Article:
#1: Plunge Gently

As mentioned above the Aeropress and the espresso has always had some kind of mythical connection in peoples mind. Maybe because of the names, maybe because they both utilize pressure in some way instead of just plain old gravity.

Anyway, it seems that a lot of home baristas think that it's key to generate pressure when plunging. For that reason they will usually pump like madmen, almost jumping on the plunger to generate an espresso-like 9 bar pressure. 

play

The truth is that this approach only serves to ruin your brew. Coffee brewed this way often has a weird almost one-dimensional flavor. 

What you should do instead, is to put gentle pressure on the plunger. My results are often best when it takes between 1 and 2 minutes to press all the way to the bottom. 

#2: Mix, Aerate & Cool Down

This tip might sounds really simple, but actually it's a crucial step in making a delicious cup every single time. 

If you're pressing the Aero directly in to a preheated mug, a lot of things can and will go wrong. 

Black coffee should to be brewed around around 200 °F, but it should be served and consumed around 140 °F. 

Furthermore, it should be mixed and aerated slightly in order to let all the aroma compounds blend nicely.

All this will happen automatically if you brew into a carafe and swirl it around a couple of times. 

aeropress and hario range server

On the other hand, if you brew into a pre-heated mug, like a lot of wanna-be baristas tend to do, then your brew will be subpar. 

It will be way too hot to drink right away. And most of the aroma compounds will float around in the bottom of the cup. 

It's a little bit controversial, but some of the most knowledgeable people in the coffee business also claim that coffee should be aerated in order to live up to its full potential. Almost like wine. (source)

In my opinion aeration is actually a crucial step of manual brewing. 

#3: Use the Right water

A lot can be said about water and coffee. In fact there are even books and scientific papers dedicated to this topic (source).

Water is what often separates a good cup of home brewed coffee from a world class cup served in a third wave coffee shop. 

This is one of the most difficult parts to get right, though. On the surface all water pretty much looks the same. So you need knowledge or perhaps even a special measuring device to get it right. 

If you really want to know more about this topic I suggest that you check out this article

But for now let me give you some brief advice: Avoid tap water. Most people on this planet, don't have tap water suitable for coffee brewing. (This is especially true if it doesn't taste good on its own).

Instead, use a low TDS water like Volvic or use reverse osmosis water in conjunction with added minerals from the company Third Wave Water

Ideally, you want to use water that has a TDS between 70 and 140 with equal amounts of calcium and magnesium. 

If you want to invest time and effort, try my recipe for perfect brew water.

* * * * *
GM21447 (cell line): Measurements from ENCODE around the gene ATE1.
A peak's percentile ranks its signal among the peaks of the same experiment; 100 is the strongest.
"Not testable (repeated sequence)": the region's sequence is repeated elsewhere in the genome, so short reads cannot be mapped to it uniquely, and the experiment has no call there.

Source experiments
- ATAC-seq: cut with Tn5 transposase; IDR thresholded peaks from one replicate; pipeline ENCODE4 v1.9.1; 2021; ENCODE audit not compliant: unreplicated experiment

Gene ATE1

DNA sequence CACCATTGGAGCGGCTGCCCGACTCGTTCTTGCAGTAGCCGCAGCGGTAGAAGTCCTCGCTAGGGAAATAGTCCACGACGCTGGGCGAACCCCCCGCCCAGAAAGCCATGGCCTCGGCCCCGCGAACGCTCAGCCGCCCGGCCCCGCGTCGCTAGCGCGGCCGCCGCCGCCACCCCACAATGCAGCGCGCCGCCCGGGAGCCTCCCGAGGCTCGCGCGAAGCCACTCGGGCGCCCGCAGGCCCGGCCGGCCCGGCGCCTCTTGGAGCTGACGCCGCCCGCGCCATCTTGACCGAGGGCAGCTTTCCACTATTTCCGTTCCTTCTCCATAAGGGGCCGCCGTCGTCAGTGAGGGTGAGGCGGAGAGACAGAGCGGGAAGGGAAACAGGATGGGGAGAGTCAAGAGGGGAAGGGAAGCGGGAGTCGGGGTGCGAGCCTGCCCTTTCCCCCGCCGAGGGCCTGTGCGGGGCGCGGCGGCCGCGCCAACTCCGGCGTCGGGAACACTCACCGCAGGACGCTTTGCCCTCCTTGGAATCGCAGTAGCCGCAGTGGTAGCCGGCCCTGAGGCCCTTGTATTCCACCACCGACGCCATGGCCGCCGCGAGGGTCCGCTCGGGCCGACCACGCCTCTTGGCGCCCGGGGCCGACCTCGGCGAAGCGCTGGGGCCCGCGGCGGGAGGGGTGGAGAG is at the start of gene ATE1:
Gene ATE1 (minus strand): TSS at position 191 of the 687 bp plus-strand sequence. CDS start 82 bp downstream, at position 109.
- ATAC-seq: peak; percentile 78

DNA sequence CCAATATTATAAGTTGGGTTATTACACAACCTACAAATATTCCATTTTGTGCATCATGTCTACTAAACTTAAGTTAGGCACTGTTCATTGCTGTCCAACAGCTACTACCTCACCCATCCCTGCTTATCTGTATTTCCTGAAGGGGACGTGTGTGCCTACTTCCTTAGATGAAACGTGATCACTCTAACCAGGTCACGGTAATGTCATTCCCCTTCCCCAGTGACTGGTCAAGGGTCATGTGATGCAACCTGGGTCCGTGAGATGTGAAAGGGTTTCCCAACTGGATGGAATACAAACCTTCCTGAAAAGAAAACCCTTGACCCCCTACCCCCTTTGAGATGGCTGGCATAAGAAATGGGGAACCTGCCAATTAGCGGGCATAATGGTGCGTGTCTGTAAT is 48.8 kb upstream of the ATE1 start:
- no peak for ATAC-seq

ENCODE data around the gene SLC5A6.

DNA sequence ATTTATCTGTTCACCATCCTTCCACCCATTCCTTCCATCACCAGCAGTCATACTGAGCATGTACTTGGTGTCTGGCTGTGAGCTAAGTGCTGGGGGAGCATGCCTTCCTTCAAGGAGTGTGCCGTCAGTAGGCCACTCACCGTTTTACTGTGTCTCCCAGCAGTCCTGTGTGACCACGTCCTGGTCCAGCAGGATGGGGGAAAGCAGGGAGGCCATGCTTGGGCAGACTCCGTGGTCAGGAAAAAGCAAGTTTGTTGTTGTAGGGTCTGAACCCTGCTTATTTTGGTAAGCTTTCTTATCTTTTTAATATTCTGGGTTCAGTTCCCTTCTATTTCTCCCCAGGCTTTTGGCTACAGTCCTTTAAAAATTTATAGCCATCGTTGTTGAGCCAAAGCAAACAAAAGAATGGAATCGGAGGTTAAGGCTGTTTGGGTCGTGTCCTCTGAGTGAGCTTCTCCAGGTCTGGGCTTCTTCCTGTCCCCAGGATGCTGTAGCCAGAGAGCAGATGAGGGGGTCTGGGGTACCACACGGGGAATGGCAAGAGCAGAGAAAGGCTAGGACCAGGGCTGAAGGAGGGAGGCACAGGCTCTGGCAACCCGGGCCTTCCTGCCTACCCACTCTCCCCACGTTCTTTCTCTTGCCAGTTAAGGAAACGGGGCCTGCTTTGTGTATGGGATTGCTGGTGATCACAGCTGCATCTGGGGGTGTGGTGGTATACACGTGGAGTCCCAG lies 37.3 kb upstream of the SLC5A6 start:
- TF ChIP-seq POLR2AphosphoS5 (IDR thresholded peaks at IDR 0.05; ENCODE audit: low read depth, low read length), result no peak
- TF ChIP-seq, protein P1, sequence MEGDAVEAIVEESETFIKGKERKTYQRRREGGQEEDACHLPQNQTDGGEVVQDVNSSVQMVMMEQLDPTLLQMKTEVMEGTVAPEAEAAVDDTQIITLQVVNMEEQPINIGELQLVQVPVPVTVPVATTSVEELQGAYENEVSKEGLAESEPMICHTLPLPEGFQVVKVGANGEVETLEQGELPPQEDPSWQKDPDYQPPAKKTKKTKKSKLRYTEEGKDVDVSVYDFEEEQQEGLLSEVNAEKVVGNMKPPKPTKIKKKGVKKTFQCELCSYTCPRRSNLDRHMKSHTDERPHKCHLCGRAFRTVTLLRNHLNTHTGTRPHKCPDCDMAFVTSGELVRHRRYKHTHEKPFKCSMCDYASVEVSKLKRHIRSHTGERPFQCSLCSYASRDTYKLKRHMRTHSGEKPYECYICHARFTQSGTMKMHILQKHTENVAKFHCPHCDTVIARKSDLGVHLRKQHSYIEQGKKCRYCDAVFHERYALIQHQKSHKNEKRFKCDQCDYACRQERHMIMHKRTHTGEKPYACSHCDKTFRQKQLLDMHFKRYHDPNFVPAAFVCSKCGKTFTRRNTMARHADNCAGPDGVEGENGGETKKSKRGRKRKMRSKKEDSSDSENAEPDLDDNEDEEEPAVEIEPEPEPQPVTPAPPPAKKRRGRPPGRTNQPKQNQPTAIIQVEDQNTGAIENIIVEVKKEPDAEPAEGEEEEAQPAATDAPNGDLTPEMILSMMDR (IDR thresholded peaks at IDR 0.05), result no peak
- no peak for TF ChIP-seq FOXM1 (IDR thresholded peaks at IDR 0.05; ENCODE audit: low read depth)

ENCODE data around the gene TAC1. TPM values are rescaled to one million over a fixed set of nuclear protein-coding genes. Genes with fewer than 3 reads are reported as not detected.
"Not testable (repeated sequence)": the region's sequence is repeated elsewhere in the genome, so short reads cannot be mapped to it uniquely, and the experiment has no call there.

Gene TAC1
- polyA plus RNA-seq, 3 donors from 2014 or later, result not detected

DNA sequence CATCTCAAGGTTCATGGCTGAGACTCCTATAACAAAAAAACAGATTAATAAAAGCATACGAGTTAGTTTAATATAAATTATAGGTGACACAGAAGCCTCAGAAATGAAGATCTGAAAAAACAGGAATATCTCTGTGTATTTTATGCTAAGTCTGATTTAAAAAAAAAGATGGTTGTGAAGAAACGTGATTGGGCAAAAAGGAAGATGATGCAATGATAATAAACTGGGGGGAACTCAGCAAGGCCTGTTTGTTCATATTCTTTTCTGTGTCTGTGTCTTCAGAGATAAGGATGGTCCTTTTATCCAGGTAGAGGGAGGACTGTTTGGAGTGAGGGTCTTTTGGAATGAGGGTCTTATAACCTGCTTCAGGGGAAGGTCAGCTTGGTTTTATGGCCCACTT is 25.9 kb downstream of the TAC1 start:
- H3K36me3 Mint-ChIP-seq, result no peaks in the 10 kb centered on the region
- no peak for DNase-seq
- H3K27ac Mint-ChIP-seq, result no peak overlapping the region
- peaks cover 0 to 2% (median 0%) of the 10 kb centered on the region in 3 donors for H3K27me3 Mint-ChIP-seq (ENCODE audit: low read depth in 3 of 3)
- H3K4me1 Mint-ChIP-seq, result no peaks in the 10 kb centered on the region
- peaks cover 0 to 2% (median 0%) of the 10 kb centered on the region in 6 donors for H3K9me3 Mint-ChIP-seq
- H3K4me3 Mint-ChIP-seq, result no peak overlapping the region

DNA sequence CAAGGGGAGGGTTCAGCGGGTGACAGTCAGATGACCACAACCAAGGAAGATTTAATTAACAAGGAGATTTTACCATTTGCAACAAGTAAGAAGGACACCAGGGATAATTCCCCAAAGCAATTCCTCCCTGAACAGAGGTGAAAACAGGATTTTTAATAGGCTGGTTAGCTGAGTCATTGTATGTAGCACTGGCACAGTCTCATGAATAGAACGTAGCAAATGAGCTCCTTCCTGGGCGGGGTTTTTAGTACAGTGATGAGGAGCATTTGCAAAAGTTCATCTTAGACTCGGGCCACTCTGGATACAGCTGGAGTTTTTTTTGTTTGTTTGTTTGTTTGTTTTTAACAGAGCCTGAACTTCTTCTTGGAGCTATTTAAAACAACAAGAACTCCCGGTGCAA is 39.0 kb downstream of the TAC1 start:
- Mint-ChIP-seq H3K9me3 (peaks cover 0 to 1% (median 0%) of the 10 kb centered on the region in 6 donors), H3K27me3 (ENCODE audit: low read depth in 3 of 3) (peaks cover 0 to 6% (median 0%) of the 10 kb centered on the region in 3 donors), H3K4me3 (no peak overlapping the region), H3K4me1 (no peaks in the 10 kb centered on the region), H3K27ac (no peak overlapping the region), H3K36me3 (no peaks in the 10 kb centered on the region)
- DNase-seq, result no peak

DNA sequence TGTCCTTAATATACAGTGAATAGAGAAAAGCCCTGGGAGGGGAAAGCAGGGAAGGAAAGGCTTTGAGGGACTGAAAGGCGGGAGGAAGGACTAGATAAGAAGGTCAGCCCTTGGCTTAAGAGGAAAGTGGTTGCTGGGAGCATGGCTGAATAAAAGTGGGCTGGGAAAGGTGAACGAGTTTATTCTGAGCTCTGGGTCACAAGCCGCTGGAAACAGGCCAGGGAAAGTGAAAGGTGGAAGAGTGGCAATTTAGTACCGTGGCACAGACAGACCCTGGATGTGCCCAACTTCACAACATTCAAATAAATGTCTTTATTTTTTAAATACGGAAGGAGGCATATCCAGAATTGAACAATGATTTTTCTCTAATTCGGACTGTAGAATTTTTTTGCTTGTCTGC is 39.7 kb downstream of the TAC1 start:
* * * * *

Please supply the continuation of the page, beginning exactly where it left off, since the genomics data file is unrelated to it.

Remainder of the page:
The Coffee chronicler's water Recipe 

  • Get some ultra clean reverse osmosis water (below 8 TDS) 
  • Buy baking soda, epsom salts and calcium chloride. Add a tiny amount of each.
  • Add each one in the correct amount. Measure with a TDS-pen to make sure you hit the targets: 33 ppm bicarb (baking soda), 22 ppm cl, 17 ppm mg (epsom salts) 
  • Final water should be around 80 TDS. 

#4: Use two filters

Brewing with a single filter isn't really an error per se – after all it's what all the world champions do. 


Still I have to say that I often get better results using two filters instead of a single one.
 

If you're into pour over like Hario V60 and Kalita Wave, then you should definitely try this little hack. 

It tends to make the cup clearer and more balanced, while also promoting acidity. 

Just put both filters into the cap, rinse, and brew like you'd normally do. If you want, you can wash the filters off after use and recycle up to 5 times. Just treat them as one entity, when washing and let them dry inside the filter cap in order to retain shape.

#5: Cleaning

This is another common error that is caused by old school Aero-propaganda.

"This device doesn't need cleaning – just press the plunger, and shoot the puck in to a bin..." 

Yeah, right – The Coffee Chronicler doesn't agree. 

Let me tell you this frankly. If this is the only kind of cleaning you do, your coffee is going to taste awful within a month or two.

Once in a while, give your brewer a nice bath in hot water and baking soda. Make sure to take off the rubber gasket too.

It is removable, but many people have no clue. A lot of nasty oils will gather in the crevices if left to itself and that will definitely impact the flavor. 

Don't trust the sneaky coffee salesman on this one. It's a cool brewer, but like all other items in your kitchen it needs cleaning once in a while.  

Aeropress Coffee...

Remember to take the gasket off every two weeks for a thorough cleaning

over to you

If you have read all the way to the end, you already know a lot about this fantastic brewing device. I encourage you to experiment and test every little piece of advice. Keep what you like and discard the rest. 

In the end you can brew Aeropress in any way you like – the most important thing is that you enjoy it. 

The inventor of this brewer made toys before he got into coffee, with that in mind I think we should always focus on the playful aspect of this coffee maker